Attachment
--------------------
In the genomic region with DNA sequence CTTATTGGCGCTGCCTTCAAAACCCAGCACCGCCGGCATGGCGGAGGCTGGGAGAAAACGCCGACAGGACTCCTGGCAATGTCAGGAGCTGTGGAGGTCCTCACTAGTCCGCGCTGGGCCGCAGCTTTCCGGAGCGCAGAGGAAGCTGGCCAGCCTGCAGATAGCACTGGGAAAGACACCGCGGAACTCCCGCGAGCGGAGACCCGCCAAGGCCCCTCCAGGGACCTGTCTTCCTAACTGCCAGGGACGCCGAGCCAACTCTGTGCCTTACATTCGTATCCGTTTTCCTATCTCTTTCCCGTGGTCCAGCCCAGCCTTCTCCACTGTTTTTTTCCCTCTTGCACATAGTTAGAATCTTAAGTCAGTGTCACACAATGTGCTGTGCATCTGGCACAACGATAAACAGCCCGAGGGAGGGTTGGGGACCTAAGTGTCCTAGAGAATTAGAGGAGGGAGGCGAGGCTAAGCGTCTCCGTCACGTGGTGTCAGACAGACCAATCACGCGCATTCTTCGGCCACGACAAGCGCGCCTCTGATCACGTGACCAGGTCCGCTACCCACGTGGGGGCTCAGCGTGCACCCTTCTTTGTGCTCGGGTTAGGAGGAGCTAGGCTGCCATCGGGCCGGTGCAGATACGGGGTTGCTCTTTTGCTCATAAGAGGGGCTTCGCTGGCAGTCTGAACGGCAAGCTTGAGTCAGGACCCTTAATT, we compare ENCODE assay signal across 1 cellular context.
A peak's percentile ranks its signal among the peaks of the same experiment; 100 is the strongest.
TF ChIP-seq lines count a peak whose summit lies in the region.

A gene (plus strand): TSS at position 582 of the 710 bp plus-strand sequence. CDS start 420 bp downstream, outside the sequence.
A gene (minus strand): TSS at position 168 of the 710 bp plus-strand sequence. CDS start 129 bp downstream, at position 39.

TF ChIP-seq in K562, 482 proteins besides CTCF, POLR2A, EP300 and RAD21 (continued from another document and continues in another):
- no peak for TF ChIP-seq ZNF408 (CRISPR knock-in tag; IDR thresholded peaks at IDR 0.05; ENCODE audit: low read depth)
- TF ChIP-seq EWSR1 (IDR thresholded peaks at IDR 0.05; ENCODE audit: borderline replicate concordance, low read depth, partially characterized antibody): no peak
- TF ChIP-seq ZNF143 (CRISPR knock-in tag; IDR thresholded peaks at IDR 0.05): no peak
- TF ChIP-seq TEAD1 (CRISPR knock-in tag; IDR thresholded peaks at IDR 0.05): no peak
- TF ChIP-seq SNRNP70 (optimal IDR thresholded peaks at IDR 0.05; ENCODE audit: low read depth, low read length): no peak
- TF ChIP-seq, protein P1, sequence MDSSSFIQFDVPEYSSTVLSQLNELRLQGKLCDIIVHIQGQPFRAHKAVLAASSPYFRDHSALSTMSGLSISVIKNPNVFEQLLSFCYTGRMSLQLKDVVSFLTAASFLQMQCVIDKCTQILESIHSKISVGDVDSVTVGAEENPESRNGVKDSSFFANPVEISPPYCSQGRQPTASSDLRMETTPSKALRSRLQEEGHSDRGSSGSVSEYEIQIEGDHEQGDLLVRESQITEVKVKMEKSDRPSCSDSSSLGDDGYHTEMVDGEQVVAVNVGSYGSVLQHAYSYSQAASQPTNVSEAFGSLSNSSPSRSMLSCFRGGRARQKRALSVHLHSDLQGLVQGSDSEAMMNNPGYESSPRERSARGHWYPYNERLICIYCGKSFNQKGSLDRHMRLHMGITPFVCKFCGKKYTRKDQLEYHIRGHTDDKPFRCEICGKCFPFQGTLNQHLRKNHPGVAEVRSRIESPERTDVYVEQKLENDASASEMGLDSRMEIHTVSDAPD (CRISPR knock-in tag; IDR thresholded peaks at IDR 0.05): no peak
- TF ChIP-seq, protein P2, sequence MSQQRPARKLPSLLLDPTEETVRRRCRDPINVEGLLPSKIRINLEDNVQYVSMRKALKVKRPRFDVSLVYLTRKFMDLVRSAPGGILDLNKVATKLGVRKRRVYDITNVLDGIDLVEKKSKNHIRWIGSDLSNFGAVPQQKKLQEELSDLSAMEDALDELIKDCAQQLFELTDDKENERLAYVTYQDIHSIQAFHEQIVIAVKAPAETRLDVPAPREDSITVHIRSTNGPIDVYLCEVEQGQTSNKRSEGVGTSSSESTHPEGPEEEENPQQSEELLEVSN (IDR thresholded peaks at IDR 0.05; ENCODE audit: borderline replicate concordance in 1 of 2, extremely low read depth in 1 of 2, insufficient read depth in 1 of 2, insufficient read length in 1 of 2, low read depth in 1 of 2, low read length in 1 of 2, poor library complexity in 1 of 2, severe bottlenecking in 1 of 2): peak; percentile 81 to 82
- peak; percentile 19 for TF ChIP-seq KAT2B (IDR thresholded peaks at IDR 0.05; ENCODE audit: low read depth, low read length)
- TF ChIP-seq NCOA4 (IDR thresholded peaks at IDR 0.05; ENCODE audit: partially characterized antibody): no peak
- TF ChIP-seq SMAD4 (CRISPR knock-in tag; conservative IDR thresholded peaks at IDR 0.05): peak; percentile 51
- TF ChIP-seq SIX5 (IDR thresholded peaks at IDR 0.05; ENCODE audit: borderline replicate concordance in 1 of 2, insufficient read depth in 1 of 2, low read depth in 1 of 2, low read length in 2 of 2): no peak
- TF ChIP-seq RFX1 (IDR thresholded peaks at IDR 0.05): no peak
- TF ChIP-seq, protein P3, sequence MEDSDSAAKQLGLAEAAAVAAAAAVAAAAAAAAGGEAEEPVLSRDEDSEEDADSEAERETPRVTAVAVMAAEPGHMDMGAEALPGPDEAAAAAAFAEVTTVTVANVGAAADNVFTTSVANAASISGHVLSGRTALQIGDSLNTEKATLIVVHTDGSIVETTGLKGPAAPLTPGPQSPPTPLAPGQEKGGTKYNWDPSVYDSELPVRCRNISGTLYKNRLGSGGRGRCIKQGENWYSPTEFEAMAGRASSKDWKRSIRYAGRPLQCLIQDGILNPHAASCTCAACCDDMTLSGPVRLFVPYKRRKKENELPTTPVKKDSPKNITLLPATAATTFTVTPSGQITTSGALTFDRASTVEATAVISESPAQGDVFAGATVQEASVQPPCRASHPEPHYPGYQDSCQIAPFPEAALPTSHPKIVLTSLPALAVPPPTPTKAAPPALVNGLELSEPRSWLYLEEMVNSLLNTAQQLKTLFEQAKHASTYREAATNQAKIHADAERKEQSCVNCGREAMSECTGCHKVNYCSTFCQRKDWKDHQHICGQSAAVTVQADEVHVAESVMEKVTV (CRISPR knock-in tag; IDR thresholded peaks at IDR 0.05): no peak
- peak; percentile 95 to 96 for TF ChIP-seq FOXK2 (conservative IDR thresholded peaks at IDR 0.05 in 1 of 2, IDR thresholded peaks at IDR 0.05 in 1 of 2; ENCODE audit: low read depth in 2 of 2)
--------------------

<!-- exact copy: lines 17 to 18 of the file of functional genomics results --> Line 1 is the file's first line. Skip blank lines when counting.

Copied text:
- TF ChIP-seq SIX5 (IDR thresholded peaks at IDR 0.05; ENCODE audit: borderline replicate concordance in 1 of 2, insufficient read depth in 1 of 2, low read depth in 1 of 2, low read length in 2 of 2): no peak
- TF ChIP-seq RFX1 (IDR thresholded peaks at IDR 0.05): no peak